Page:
Photography Rut

So last year, I had experienced what every photographer does not want to experience.  It’s something that I like to call “photography rut” or “photographer’s block.”  If you have not guessed what this term means already, photography rut is what I like to refer to as when a photographer becomes uninspired and does not have that passion to shoot photos anymore.  It’s like hitting a wall where the things that you use to enjoy photographing is now boring to you and you can’t find new material to photograph- kind of like a writer experiencing a “writer’s block,” but instead it’s a photographer who doesn’t know what to photograph.

When I had experienced my photography rut last year, I didn’t expect it to happen so soon because I had only been serious about photography for about 5 years (which to me doesn’t seem that long).  Usually when I see something that I want to photograph, I become excited and inspired. But during my photography rut, I did not feel the desire to shoot pictures, especially things that I would usually take pictures of.  I began to notice my rut during the spring/summer time last year, which was the time when I would go crazy over the blooming flowers.  Don’t get me wrong, I was still excited to see flowers blooming (and who wouldn’t after being stuck in cold, snowy and sloppy weather for 3 months!), but I just didn’t have that desire to photograph them like how I use to.  Every year, I would shoot the same flowers.  It was a bit of a vicious cycle where if I had taken a “great” picture of them last year, I would try to achieve the same shot again, but also try to get different angles, aperture, etc.  However, last year, I felt like I had already accomplished what I wanted out of my pictures of these flowers and didn’t need to “up” my game because what’s the point?  It’s the same thing anyways?  I got a good picture before, don’t need to do the same thing again, right?  So, because of this thought-process and because last year was a terrible season for flowers and plants, I lost inspiration.  I was also experiencing a personal matter, which I didn’t think would affect my creativity, but it did greatly.  HOWEVER, things have settled down now and I am happy to say that I’m out of my “rut” and am happily shooting pictures away 🙂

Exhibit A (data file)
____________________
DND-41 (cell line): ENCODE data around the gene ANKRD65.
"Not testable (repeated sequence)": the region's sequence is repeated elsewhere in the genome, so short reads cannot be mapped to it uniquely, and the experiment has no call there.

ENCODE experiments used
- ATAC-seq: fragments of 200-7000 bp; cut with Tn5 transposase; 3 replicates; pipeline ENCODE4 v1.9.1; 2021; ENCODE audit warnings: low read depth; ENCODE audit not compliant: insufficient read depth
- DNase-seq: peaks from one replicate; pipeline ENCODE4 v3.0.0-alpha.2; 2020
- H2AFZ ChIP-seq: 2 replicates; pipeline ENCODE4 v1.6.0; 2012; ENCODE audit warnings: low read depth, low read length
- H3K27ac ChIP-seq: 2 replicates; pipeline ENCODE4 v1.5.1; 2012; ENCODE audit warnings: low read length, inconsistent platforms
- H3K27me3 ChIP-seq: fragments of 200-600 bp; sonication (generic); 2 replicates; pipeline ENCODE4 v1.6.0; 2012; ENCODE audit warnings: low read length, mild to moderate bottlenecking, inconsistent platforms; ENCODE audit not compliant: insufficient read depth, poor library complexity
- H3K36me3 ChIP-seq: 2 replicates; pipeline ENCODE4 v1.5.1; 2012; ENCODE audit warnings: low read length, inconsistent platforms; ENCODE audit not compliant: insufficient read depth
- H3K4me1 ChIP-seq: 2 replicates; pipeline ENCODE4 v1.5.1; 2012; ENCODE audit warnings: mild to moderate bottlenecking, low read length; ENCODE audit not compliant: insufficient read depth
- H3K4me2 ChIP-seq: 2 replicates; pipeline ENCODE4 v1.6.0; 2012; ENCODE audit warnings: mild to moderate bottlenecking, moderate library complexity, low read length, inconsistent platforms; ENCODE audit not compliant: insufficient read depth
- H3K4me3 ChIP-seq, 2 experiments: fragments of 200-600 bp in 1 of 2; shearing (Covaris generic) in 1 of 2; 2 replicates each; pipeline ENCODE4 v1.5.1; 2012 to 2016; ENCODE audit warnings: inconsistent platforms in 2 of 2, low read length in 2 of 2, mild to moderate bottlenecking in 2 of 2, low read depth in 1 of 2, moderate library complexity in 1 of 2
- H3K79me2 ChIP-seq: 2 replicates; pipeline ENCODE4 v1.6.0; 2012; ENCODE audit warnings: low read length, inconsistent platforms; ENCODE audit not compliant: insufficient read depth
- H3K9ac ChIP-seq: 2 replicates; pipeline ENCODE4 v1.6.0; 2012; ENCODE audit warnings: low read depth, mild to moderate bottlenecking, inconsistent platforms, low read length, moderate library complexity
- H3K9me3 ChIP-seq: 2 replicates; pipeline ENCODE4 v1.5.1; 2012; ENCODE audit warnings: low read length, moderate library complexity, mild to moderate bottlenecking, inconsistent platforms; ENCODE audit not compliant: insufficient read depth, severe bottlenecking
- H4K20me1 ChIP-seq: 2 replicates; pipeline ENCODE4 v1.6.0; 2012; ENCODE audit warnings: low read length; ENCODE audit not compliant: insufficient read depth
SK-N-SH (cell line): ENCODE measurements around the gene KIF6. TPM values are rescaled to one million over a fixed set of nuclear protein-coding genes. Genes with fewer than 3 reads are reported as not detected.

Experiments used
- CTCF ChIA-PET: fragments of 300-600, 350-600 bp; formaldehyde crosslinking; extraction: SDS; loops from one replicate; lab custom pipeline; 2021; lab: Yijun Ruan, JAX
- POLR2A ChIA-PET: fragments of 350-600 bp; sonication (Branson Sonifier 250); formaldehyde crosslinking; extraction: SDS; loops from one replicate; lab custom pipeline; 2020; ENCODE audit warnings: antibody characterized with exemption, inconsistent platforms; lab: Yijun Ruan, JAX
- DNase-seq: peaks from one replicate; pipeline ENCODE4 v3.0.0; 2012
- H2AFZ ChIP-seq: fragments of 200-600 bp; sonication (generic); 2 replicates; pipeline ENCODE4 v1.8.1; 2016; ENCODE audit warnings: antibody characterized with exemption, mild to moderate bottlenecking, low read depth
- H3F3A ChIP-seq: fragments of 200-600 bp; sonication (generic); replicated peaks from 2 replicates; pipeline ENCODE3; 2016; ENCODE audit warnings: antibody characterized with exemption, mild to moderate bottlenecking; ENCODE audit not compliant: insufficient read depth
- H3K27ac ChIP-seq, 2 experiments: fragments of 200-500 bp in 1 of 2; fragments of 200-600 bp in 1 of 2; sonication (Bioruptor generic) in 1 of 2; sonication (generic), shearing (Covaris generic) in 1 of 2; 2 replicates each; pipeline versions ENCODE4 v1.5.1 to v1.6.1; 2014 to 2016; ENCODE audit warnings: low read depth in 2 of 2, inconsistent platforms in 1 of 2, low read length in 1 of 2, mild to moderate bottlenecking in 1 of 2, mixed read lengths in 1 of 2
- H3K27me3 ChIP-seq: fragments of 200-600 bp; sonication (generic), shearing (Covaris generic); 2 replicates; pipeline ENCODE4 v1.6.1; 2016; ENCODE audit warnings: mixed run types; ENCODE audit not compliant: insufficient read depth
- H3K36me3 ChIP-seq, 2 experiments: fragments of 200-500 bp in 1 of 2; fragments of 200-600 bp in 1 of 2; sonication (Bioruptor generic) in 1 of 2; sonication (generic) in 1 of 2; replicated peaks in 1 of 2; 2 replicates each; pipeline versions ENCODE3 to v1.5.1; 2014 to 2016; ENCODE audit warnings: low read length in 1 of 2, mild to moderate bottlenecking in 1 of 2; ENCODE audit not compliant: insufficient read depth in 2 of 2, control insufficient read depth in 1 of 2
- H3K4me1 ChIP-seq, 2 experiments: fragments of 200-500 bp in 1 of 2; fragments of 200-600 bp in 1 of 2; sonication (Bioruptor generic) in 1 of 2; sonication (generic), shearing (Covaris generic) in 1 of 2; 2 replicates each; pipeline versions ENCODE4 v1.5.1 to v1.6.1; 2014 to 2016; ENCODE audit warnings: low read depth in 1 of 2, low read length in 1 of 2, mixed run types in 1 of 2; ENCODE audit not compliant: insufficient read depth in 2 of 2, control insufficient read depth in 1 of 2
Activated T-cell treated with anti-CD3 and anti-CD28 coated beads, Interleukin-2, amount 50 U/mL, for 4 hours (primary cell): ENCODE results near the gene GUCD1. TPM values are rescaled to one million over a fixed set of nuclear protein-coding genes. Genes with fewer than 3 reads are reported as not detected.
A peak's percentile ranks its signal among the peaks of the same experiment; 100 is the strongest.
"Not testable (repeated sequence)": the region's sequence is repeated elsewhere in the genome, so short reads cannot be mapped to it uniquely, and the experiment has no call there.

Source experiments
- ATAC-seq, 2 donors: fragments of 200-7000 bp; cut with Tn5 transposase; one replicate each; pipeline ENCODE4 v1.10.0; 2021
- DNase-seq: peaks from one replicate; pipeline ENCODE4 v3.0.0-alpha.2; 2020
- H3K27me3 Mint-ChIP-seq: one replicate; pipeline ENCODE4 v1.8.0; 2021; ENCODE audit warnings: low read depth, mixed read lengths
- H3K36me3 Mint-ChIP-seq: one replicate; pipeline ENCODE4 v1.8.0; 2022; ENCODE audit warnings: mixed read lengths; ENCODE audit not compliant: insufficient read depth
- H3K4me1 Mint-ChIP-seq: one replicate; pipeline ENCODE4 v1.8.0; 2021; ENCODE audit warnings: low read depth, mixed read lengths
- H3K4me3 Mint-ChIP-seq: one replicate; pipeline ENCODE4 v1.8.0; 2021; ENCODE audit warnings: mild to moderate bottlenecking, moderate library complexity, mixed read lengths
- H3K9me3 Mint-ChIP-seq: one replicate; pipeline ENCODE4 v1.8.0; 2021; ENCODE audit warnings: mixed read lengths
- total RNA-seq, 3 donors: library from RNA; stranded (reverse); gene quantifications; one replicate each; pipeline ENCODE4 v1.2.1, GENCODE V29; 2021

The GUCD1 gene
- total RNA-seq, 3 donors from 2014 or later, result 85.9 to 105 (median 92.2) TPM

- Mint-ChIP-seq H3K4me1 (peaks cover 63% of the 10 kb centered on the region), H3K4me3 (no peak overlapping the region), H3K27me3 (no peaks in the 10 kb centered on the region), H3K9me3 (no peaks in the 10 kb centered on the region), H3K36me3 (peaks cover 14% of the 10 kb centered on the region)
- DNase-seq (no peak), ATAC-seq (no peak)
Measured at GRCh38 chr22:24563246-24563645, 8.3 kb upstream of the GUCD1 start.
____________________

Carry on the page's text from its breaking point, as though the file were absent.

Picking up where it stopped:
Here are some pictures that I’ve taken recently:

Cupid Blowing Orchid Kisses

Cupid Blowing Orchid Kisses

Striped Orchid

Striped Orchid

Magnolia

Magnolia

Magnolia

Magnolia

Robin

Robin

Magnolias

Magnolias

So my words of advice for those of you who are currently experiencing a “photography rut” is don’t fight it.  Yeah it’s going to suck and you may feel like a crappy photographer, but eventually you’ll be back in your groove.  Hey it may take a couple weeks, months, a year (or more!), but there will be a day where you are going to pick up that camera (and not feel like you have to, but you want to) and you’ll feel rejuvenated and inspired to take pictures.

Another tip that might work, but it might work against you is looking at other photographer’s work.  For example, like I said before, I tend to take pictures of flowers and so usually I’ll study the technique of other nature photographers who I admire.  This way, it inspires me to go and take a picture of a flower using their technique.  The reason I say this might work against you is that you may get frustrated because you can’t seem to achieve a similar shot or you lack the resources.  What I mean by this is that you don’t have the right setting or resources to take that perfect picture that you are aiming for.  For example, I love pictures taken in a farmer’s field, forest woods, sunset by the ocean/beach or of architectural buildings.  Maybe you don’t live near a farmer’s field, ocean/beach, have those cool architectural buildings around, or even have people willing to have their picture taken in these kinds of settings.  So, then you become frustrated and uninspired to pick up your camera and continue along the path of being in a “photographer’s rut.”

Anyways, there are some other great tips out there (I’ve added the links below), but I think the number one thing is don’t force it.  You’ll know when you want to take pictures again and feel passionate about it- Trust me.

Have you experienced a photography rut before?  How did you deal with it?  Let me know by leaving a comment below!

2 thoughts on “Photography Rut

  1. Thanks for the link to my post. I wrote that post two years ago but funnily enough, I’m going through a bit of rut right now where nothing interests me as a photographer. I know it will pass and instead I’m just doing other creative stuff in different mediums. I always find that helps get the photography juices flowing again! You have some lovely photos 🙂

    • Oh you’re very welcome 🙂 It was a pleasure to post your link and I really enjoyed reading it. Sorry to hear you are going through a “rut” right now, but good to hear you are finding other creative avenues. Who knows? Maybe your other creative projects will spark that inspiration you need in your photography and will be picking up that camera in no time! And thank you for your kinds words, greatly appreciate it! You’re photos look lovely as well, and definitely going to have to try out some of your tips since food photography is another area I would like to explore.

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